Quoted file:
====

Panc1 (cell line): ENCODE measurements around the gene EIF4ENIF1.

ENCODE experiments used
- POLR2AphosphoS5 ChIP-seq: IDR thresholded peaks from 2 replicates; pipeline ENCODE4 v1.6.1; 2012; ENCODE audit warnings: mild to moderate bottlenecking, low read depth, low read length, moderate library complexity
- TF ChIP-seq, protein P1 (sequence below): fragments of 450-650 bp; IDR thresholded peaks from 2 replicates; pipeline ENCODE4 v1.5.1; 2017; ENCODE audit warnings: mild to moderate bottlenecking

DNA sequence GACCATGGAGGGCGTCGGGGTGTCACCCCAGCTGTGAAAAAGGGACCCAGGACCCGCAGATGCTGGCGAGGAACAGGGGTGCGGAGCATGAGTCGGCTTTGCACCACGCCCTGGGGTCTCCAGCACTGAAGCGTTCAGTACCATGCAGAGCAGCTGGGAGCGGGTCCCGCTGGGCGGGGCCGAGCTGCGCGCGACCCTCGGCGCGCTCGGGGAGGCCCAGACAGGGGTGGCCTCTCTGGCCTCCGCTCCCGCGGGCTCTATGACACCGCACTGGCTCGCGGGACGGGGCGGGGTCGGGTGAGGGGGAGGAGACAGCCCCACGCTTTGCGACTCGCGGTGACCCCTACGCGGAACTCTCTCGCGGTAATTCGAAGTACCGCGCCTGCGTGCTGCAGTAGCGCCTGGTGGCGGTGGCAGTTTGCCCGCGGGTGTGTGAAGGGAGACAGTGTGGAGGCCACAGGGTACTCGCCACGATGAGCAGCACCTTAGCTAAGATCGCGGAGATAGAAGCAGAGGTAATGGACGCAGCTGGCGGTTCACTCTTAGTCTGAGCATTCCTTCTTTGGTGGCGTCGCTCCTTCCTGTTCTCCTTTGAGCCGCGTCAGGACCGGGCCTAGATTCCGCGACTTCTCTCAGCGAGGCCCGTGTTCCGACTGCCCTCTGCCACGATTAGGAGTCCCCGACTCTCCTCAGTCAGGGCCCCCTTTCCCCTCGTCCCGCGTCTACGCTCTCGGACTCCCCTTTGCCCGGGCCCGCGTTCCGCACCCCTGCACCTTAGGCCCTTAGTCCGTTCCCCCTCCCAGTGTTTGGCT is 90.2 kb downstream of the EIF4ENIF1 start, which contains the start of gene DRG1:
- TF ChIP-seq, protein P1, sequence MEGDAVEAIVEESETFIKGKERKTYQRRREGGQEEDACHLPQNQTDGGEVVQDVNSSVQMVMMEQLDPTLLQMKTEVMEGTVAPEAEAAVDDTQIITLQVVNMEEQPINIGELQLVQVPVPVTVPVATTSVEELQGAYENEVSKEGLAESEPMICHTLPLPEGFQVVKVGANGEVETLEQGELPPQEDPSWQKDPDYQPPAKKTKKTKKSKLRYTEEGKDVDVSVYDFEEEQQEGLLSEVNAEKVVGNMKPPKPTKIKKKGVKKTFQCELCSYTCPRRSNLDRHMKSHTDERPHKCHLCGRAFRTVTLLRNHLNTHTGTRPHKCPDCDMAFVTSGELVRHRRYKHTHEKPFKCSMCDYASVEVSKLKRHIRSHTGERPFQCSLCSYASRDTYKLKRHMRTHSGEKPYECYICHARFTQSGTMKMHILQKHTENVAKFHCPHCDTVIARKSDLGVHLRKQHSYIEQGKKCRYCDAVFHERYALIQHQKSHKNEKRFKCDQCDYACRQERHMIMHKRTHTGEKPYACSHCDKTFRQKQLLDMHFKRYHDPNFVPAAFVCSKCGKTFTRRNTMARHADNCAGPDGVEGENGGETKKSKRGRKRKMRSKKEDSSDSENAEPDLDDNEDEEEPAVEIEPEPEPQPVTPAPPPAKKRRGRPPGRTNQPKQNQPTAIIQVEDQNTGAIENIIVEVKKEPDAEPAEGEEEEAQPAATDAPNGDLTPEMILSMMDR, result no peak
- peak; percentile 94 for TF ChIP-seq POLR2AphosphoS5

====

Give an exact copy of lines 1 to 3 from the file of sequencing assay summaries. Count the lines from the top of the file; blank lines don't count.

Panc1 (cell line): ENCODE measurements around the gene EIF4ENIF1.

ENCODE experiments used
- POLR2AphosphoS5 ChIP-seq: IDR thresholded peaks from 2 replicates; pipeline ENCODE4 v1.6.1; 2012; ENCODE audit warnings: mild to moderate bottlenecking, low read depth, low read length, moderate library complexity